Medial (inside) Ankle Pain
If you have experienced inside calf, ankle and foot pain, posterior tibialis tendonopathy may be the culprit! This is often misdiagnosed or missed out completely. Yet it is a common structure that is irritated particularly in running – due to the biomechanics.
Posterior Tibialis Anatomy
It is important to understand the muscle, in order to better understand the injury, and then effectively treat the condition. Posterior tibialis originates from the upper 2/3 posterior (back) of the tibia and also the upper 2/3 medial (inside) surface of the fibula.
The tendon then is formed and travels down the back and medial (inside) malleolus (ankle bone) within a groove and then it splits into a medial and lateral portion. These tendons then attach underneath the midfoot.
Posterior Tibialis is a key muscle for stabilisation of the foot. It contracts, together with other muscles, to produce inversion (turning foot inwards) and plantarflexion (push foot downwards).
It’s major role is supporting the medial (inside) arch of the foot.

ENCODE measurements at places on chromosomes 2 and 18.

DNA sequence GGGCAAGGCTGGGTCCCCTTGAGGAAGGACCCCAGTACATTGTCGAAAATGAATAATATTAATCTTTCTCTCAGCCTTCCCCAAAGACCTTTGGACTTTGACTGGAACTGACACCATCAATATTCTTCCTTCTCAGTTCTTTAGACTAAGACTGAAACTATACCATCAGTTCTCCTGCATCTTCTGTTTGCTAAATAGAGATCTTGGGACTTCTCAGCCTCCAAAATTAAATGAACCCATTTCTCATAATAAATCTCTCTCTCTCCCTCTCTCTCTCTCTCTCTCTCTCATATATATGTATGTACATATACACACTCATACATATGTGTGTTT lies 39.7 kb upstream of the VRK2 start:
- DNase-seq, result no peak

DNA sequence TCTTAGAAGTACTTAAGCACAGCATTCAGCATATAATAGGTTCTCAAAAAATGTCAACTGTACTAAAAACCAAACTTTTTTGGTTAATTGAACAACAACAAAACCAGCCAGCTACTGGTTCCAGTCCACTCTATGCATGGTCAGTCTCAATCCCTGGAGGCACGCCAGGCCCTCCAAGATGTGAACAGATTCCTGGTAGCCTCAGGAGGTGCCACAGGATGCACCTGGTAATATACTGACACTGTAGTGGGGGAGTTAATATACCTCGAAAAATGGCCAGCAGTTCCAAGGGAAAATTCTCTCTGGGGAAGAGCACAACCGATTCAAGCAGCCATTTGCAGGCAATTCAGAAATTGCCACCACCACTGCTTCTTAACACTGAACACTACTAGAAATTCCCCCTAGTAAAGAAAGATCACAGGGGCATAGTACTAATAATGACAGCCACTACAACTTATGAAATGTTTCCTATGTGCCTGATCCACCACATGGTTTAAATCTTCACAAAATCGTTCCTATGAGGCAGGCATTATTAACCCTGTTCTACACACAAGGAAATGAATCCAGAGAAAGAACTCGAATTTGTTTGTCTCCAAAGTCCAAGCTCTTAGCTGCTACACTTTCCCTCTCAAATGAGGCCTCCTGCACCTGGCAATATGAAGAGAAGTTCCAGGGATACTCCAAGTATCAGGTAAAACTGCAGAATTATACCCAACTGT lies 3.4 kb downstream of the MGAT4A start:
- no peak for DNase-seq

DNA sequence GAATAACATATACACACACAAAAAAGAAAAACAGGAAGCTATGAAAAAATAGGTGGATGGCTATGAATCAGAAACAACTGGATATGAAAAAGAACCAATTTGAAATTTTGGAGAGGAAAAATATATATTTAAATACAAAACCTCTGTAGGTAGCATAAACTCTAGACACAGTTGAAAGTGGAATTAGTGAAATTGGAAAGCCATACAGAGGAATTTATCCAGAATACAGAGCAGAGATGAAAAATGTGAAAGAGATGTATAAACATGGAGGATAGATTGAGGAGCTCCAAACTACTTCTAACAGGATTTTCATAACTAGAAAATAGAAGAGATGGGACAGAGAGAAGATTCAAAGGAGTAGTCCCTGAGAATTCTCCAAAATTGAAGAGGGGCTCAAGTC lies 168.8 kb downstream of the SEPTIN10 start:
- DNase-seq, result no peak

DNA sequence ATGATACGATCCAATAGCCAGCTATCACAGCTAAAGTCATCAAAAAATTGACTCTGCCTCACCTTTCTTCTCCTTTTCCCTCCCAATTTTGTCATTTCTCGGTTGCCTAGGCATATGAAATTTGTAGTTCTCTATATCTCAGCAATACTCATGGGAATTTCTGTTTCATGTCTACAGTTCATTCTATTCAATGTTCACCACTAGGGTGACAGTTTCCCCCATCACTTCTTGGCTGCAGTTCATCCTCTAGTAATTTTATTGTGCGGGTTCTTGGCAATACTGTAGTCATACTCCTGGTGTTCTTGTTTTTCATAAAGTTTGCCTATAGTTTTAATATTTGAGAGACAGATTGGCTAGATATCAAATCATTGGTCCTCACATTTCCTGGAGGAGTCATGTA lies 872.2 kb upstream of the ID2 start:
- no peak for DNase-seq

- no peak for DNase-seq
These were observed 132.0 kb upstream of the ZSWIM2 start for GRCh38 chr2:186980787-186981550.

Posterior tibialis is best assessed by a Physiotherapist in order to confirm, or rule out, this condition. There are other conditions, which may have similar symptoms:
- stress fracture
- nerve impingement
- medial ankle joint dysfunction
- plantar fasciitis (blog)
- shin splints/ medial tibial stress syndrome (blog)
- circulatory conditions
- calf pain (blog)
Similar…but not the same
Plantar fasciitis can be experienced together with posterior tibialis tendonopathy. They are closely linked and you need a careful diagnosis to:
- Distinguish between the two
- Recognise if you are experiencing BOTH conditions
- Treat appropriately depending on the findings.
The tips to prevent these conditions as well as manage them are similar to what I have written in my blog on plantar fasciitis. However, some of the advice and hands – on treatment will differ between these two conditions. If you are unsure, get assessed and treated by a Physiotherapist.